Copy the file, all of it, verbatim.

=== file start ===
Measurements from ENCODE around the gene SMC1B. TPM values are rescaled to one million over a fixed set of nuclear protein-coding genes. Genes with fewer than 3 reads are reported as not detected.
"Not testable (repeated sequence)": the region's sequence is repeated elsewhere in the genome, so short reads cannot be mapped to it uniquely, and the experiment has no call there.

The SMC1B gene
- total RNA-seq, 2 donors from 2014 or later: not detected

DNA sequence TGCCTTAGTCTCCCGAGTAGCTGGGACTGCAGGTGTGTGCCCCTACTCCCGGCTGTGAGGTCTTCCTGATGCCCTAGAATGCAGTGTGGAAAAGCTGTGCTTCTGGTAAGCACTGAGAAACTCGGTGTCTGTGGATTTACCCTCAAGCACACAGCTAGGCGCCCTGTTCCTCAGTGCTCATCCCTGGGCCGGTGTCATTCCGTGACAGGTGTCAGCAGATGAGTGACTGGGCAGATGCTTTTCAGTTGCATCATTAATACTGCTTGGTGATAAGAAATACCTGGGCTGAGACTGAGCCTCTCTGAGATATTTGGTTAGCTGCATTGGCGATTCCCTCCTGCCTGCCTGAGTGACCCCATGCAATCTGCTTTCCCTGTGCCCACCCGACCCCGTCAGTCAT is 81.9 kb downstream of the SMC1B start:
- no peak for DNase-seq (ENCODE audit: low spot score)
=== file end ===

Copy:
Measurements from ENCODE around the gene SMC1B. TPM values are rescaled to one million over a fixed set of nuclear protein-coding genes. Genes with fewer than 3 reads are reported as not detected.
"Not testable (repeated sequence)": the region's sequence is repeated elsewhere in the genome, so short reads cannot be mapped to it uniquely, and the experiment has no call there.

The SMC1B gene
- total RNA-seq, 2 donors from 2014 or later: not detected

DNA sequence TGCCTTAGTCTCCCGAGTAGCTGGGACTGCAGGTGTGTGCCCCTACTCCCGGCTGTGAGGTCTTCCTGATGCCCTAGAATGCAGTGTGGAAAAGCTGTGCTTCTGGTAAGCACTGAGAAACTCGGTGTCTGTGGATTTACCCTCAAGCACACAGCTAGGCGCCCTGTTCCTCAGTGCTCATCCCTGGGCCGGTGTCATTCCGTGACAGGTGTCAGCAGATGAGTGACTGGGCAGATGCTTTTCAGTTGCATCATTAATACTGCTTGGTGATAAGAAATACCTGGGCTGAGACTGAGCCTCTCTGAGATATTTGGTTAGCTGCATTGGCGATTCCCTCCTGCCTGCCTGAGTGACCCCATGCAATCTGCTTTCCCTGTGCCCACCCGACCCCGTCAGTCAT is 81.9 kb downstream of the SMC1B start:
- no peak for DNase-seq (ENCODE audit: low spot score)